The Mid Kansas Coop grain elevator, a gathering place for Galva's farming community for nearly 60 years, is now a seasonal facility that will only be open during grain harvest and anhydrous ammonia season. The change took effect on Jan. 20, according to a letter from MKC Vice President and Director of Southern Operations Erik Lange.
GALVA — The Mid Kansas Coop grain elevator, a gathering place for Galva's farming community for nearly 60 years, is now a seasonal facility that will only be open during grain harvest and anhydrous ammonia season. The change took effect on Jan. 20, according to a letter from MKC Vice President and Director of Southern Operations Erik Lange.
The grain elevator, which has a capacity to hold 481,000 bushels, was built in 1958 to take in wheat, milo, corn, soybeans and sunflowers.
"It used to be the center hub of the community," said farmer Don Unruh. "Bud Myers was there and people would stop in every morning to visit and pick up a bag of softener salt and some dog food."
Linda Andersen, who served as the elevator's bookkeeper for more than 20 years, recalled a time when the office was ringed with chairs for people to use.
"It was a gathering spot. When we weren't busy at harvest time, the farmers would always come in in the mornings and in the afternoons for coffee, check market prices," Andersen said.
Farmers are now able to check grain market prices by looking them up online.
"The internet probably made as much difference as anything did. It's a combination of factors," Unruh said. "One of the biggest things I think that hurt is they quit handling chemicals there."
Over the years, farmers started taking loads to the terminals in Salina and Hutchinson, which paid between a dime to a quarter more per bushel for their grain.
"As MKC and (Team Marketing Alliance) got bigger, the farms got bigger, and it's just become an efficiency issue," Unruh said. "The only ones that are going to unload at Galva are the ones who don't have time to sit in line over there along with all the other big trucks. It used to be a big, long line at Galva, whereas now, I think you could drive in anytime during harvest and unload whenever you wanted to."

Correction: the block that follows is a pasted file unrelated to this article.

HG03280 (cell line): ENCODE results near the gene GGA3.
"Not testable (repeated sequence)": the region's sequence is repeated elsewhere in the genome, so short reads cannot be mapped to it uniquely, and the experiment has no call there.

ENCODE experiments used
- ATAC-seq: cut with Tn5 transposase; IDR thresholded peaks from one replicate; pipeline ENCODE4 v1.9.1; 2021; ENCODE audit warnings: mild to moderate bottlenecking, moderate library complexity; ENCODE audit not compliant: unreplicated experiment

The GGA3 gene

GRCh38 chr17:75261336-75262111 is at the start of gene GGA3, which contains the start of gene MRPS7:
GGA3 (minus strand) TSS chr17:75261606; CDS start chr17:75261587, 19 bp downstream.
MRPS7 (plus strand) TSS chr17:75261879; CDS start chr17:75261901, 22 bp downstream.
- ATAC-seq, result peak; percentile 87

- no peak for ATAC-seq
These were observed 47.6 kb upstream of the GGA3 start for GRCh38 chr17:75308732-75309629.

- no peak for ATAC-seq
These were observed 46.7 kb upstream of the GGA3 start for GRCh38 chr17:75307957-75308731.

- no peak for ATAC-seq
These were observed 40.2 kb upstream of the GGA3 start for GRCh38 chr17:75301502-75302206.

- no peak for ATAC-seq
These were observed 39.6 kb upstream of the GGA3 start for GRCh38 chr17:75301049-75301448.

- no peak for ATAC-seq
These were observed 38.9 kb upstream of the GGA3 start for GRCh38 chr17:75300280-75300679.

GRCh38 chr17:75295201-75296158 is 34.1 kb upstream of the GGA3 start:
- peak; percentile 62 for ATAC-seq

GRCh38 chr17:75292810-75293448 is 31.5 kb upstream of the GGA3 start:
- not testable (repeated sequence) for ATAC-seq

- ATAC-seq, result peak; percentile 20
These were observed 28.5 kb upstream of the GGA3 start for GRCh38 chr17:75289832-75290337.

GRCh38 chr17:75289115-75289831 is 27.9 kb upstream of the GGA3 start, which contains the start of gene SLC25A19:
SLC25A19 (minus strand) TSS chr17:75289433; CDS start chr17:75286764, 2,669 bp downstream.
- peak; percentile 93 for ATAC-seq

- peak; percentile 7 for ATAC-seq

The numbers show that the elevator was not seeing the traffic it used to.
"In 2001, we took in 781,455 bushels of wheat. This past year, they took in 28,000," Andersen said.
Farmers are getting their fertilizer and other farm supplies from other locations.
"About the only thing we were using it for was the anhydrous," Unruh said.
Andersen is keeping the history of the elevator alive with a display of items related to its operation.
"We're right in the middle of the wheat belt of the United States," Andersen said. "Farming plays a very large role."
Bud Myers' desk, an old grain scale and testing equipment are featured, along with the tickets on which all the details of the crops were recorded.
"All of the tickets had to be hand-posted," Andersen said. "You had to balance at the end of the night, especially during harvest, and you had scads of tickets. You'd be there until 1 or 2 o'clock some nights, trying to balance."
Photographs of the grain elevator taken during the 1980s show a cooler setting outside.
"We had free pop," Andersen recalled. "They'd have a can every time they crossed the scale."
Andersen recorded daily totals of how much grain came into the elevator. The record was set on June 18, 1998, when 152,191 bushels were taken in.
"It was a big, important thing, years ago, in our community," Andersen said.
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